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Trump’s plans to scrap NAFTA may set back Mexico’s poor

President Barack Obama joined Mexican President Enrique Pena Nieto and Canadian President Justin Trudeau in Ottawa for the North American Leaders' summit. (Credit: Presidencia de la República Mexicana/Flickr)

In Mexico, one of the top concerns since the U.S. election is the possibility Trump will renegotiate or pull out of the North American Free Trade Agreement (NAFTA), a move experts warn could be devastating for the country’s poor.

According to a memo drafted by the president-elect’s transition team and obtained by CNN Tuesday, Trump is preparing for a comprehensive reevaluation of the free trade accord between Canada, Mexico and the United States that President Bill Clinton signed into law in 1993. The 200-day plan is built around five main principles, the first being to renegotiate or withdraw from NAFTA, which he has called the “worst trade deal in history.”

Trump plans to begin studying the process and possible consequences of withdrawal on day one, according to the memo, and will consider a formal withdrawal from the agreement by day 200.

Whether the trade agreement has been beneficial remains a ferocious debate, but most experts agree that pulling out of the NAFTA altogether would be a rocky, if not disastrous, process. Under the rules of the agreement, Trump does have the authority to withdraw from NAFTA, as long as he gives six months notice to Canada and Mexico. Canadian Prime Minister Justin Trudeau has said that he’s willing to renegotiate the trade deal, but Mexico’s Enrique Peña Nieto has said his administration is only willing to discuss it.

The 1993 trade agreement essentially eliminated almost all tariffs among the three nations, allowing for the seamless flow of goods and supplies across borders, making it easy for companies to move operations from the U.S. to Mexico. Today, approximately $1.4 billion in goods cross the U.S.-Mexico border every day.

If this is interrupted, Mexico’s poor will bear the worst of the impact, according to Juan Carlos Moreno-Brid, an economics professor at the National Autonomous University of Mexico.

“Just the threat that he has already posed on foreign direct investment is already hindering economic prospects,” Moreno-Brid said in an interview with Humanosphere. “And he hasn’t even done anything yet.”

The Mexican peso hit a record low, plummeting 12 percent against the dollar, after Trump’s unexpected election victory last week. The Mexican central bank has already responded by sharply increasing interest rates.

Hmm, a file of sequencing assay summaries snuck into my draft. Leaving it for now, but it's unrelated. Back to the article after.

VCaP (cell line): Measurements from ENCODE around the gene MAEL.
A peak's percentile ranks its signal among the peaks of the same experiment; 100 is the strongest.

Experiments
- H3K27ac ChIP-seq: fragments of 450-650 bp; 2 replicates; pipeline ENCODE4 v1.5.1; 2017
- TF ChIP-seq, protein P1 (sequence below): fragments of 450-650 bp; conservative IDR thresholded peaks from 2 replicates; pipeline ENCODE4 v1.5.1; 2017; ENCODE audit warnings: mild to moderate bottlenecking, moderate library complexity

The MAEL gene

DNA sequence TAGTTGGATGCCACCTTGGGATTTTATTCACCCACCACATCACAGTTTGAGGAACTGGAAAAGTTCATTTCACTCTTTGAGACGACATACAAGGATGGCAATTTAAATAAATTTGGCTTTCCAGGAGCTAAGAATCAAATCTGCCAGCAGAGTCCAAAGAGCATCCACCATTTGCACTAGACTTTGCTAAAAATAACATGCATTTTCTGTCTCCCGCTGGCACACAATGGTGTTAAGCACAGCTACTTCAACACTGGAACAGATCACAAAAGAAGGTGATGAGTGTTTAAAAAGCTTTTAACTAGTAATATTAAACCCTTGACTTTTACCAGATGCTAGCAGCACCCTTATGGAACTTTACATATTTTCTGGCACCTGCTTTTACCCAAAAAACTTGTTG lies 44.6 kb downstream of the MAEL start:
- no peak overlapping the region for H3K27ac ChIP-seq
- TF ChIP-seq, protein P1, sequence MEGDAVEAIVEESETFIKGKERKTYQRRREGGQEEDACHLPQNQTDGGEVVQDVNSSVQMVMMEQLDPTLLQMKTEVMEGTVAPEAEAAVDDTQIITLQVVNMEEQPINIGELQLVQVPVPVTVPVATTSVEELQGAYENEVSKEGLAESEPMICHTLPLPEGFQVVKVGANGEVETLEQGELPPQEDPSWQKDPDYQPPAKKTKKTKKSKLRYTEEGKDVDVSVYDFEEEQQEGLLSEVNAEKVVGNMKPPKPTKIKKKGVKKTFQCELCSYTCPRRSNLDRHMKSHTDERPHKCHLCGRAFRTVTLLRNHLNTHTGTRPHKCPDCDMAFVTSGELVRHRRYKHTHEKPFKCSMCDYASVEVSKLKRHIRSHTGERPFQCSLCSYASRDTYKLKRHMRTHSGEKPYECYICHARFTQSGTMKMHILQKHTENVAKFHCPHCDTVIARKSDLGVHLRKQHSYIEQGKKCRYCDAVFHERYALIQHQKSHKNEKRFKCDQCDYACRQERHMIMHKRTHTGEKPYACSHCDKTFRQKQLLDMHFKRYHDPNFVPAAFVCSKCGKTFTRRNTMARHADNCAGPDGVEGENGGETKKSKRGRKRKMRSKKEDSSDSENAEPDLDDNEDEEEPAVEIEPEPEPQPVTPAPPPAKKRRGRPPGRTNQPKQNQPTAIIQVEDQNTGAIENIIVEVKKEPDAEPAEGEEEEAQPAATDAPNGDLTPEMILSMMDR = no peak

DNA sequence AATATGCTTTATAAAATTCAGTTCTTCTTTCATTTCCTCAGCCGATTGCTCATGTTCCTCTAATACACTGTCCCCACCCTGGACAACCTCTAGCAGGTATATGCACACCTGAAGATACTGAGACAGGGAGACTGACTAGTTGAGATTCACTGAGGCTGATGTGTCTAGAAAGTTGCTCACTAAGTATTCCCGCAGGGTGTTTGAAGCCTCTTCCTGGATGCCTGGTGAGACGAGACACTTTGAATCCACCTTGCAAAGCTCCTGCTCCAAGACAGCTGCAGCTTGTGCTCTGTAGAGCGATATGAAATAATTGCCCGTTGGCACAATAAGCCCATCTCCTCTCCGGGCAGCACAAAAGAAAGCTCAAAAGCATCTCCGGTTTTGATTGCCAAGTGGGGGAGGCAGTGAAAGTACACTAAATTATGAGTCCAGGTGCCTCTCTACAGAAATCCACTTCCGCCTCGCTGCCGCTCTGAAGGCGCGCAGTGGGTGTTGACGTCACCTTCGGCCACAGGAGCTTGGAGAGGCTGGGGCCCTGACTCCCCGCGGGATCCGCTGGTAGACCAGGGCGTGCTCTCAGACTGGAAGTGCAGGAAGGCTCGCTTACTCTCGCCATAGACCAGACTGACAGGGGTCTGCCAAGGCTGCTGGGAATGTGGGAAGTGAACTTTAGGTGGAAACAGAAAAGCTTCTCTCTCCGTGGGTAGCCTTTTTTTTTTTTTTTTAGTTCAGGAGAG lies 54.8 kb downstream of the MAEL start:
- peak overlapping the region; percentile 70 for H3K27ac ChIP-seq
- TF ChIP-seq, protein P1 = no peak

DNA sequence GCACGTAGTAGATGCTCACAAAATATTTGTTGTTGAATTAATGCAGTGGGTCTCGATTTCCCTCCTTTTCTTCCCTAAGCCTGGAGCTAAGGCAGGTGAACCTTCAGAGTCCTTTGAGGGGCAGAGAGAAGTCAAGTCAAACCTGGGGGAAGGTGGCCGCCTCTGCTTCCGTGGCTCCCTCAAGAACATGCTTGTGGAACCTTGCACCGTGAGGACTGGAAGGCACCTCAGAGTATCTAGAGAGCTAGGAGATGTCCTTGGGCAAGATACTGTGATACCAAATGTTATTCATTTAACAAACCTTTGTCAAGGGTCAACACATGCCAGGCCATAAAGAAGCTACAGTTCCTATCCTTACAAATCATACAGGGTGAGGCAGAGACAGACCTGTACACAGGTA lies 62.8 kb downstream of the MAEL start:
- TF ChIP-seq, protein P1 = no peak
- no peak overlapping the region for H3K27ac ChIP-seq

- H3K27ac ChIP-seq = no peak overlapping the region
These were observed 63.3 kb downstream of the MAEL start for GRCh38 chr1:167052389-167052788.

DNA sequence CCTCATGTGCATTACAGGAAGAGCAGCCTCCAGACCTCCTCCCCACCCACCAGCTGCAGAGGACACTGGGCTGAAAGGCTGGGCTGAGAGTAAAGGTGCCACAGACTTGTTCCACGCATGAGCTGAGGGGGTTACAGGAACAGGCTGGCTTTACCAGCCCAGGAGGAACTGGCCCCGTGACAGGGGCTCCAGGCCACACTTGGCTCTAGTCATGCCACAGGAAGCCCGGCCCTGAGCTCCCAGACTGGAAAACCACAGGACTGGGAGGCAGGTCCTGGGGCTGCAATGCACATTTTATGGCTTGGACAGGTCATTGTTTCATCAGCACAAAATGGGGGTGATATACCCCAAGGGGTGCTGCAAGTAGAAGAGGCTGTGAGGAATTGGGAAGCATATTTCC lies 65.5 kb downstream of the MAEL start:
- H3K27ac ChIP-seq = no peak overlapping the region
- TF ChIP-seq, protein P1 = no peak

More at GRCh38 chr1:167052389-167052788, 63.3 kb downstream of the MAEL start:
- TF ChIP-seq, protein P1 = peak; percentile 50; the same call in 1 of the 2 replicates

More than 80 percent of Mexican exports go to the U.S. – representing 26 percent of Mexican GDP – and the economy would take a serious hit if Trump pulled out of the trade deal altogether. Even if he just inflates hefty tariffs on Mexican goods, as he’s proposed to do with Ford cars, some experts fear Mexico would see significant setbacks.

“We don’t know what he’s going to do with remittances,” Moreno-Brid said. Remittances, the funds expatriates send to their countries of origin, are a critical source of income for many Mexicans with family members living and working in the U.S. “If he goes ahead with things like trying to block those remittances or to tax them, that may be very, very adverse for poor people in Mexico.”

Last year, the National Institute of Statistics and Geography (INEGI) found that 46.2 percent of Mexicans live in poverty and 9.5 percent cannot meet basic daily needs. With so many Mexicans already living in vulnerable conditions, Trump’s critics say a disturbance in trade could set these populations back even further.

On the bright side, Moreno-Brid said, the disintegration of the decades-long trade agreement could have a silver lining. Mexico’s economy has been growing at a very slow pace for 30 years and stagnated from an ineffective strategy of export-led growth, so a well-managed change could be beneficial in the long run.

“[Pulling out of NAFTA] would not be good news in the short term,” he said. “But if – and that’s a very big if – the Mexican government … starts looking at ways of reducing inequality and strengthening the domestic market, this could be a good opportunity to put Mexico in a position of passive growth.”


About Author

Lisa Nikolau

Lisa Nikolau is a Madrid-based reporter for Humanosphere, covering gender equality, indigenous rights and poverty in Latin America and worldwide. Find her on Twitter at @lisanikolau, email or see her latest work at